Solid and Liquid States of Lactose

  • Y. H. Roos


Lactose in dairy systems can exist in various crystalline and non-crystalline forms. These forms affect lactose behaviour, particularly in processing and storage of low-water dairy foods. Crystalline α-lactose monohydrate and anhydrous β-lactose are well-known solid forms of lactose, which are relatively poorly soluble in water. Its occurrence in two anomeric forms, α- and β-lactose, makes its solubility a complex function of temperature. α-Lactose has low solubility in water at room temperature, but mutarotation to equilibrium quantities of the α- and β-forms increases the overall solubility of lactose which increases rapidly with increasing temperature, with a more rapid increase in the solubility of α-lactose. Liquid dairy systems contain dissolved lactose in a complex chemical environment and lactose is likely to exist in a composition-, temperature- and process-dependent α/β-ratio. On rapid removal of solvent water from dairy liquids on dehydration or freezing, lactose molecules retain their solution structure and, therefore, amorphous, non-crystalline solid forms of lactose are typical of dairy powders and frozen dairy desserts (Roos, 1995; Hartel, 2001).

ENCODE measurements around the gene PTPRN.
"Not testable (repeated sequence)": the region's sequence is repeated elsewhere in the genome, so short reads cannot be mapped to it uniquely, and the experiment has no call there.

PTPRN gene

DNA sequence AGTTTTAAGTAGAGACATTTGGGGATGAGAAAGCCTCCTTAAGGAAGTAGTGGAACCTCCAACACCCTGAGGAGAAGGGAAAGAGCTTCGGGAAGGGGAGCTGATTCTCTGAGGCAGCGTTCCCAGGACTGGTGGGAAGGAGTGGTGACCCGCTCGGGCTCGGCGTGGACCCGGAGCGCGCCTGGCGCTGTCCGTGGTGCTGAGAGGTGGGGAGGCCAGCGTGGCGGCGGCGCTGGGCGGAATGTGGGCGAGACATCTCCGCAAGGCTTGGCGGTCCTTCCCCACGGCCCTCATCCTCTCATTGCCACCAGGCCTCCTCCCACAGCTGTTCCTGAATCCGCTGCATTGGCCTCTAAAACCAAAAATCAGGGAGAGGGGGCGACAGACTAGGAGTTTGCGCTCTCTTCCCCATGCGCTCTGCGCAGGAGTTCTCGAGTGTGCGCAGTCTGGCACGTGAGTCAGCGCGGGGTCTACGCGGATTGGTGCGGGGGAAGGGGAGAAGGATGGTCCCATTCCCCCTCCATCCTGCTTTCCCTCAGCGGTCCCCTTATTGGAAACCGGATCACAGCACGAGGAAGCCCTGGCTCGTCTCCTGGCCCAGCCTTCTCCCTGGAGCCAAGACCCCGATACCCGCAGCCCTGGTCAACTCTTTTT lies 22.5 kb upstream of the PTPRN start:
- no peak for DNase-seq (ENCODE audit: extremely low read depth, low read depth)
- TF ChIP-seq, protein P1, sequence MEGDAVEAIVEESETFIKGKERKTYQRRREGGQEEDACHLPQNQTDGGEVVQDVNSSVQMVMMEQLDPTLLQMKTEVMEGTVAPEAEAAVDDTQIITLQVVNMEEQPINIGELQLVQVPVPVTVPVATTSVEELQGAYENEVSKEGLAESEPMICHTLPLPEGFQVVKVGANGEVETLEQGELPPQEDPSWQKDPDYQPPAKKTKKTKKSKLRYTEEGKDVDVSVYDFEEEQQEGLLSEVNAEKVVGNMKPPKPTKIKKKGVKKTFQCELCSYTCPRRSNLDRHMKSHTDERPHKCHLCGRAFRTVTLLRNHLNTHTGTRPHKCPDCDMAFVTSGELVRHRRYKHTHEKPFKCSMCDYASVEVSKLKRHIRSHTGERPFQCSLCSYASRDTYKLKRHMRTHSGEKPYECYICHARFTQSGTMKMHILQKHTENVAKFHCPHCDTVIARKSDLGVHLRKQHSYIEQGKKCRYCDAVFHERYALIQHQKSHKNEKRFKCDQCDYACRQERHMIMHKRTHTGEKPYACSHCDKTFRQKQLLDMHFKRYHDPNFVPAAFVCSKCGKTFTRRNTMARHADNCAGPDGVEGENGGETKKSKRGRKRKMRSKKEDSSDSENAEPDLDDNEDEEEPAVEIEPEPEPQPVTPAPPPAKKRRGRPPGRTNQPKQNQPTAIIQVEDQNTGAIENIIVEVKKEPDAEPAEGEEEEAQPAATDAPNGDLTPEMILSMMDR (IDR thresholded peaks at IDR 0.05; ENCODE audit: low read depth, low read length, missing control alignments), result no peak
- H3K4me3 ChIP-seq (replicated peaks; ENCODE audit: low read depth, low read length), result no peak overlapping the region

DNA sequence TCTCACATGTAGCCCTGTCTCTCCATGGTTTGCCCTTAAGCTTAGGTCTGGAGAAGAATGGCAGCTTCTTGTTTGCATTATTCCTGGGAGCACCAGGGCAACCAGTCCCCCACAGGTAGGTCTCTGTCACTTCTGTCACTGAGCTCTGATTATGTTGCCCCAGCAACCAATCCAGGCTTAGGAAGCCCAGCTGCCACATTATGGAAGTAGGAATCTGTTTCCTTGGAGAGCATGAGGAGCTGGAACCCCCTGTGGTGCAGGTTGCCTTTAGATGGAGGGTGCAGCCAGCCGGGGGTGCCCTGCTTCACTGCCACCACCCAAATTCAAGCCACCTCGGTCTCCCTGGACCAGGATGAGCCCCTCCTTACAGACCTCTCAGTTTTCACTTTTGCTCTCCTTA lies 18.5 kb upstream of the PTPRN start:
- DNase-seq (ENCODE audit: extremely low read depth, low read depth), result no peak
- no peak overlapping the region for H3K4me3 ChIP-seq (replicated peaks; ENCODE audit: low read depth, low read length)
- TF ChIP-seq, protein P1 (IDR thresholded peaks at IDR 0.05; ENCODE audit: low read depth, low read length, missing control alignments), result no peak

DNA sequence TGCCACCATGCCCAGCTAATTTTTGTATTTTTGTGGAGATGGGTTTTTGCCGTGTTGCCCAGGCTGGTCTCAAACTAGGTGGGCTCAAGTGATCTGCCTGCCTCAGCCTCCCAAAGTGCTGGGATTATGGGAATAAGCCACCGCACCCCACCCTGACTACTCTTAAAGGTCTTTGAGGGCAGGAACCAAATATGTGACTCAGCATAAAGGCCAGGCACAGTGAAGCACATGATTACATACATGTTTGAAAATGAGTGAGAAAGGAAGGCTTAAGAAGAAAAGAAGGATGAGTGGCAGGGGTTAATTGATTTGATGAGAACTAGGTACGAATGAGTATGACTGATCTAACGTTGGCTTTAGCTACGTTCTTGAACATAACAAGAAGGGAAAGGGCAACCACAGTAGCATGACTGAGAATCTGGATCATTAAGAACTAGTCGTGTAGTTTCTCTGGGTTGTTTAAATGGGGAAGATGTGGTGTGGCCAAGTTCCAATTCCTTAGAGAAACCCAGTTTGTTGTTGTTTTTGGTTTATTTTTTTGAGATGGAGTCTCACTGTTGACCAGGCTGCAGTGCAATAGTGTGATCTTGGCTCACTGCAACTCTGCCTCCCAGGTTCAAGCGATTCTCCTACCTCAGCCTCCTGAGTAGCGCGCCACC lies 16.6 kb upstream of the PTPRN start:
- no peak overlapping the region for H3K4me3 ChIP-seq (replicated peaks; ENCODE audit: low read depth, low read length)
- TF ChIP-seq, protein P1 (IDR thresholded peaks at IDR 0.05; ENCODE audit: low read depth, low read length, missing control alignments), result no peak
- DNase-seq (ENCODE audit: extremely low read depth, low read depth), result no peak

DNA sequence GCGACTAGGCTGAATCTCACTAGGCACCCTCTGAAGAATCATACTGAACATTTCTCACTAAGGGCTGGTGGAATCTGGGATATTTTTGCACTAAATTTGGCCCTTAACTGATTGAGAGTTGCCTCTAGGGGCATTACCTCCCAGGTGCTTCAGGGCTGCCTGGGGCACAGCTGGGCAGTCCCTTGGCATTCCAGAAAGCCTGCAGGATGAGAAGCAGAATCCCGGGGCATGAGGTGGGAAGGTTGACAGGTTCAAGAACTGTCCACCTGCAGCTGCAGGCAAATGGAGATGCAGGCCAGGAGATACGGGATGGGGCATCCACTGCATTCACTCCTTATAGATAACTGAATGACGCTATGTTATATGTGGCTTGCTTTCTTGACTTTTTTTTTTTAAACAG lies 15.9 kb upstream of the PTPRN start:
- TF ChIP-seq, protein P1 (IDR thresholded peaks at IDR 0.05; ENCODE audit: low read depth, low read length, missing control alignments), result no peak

State Diagram Dairy System Water Plasticization Unfrozen Water Content Amorphous Lactose 
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Copyright information

© Springer Science+Business Media, LLC 2009

Authors and Affiliations

  • Y. H. Roos
    • 1
  1. 1.Department of Food and Nutritional SciencesUniversity CollegeCorkIreland

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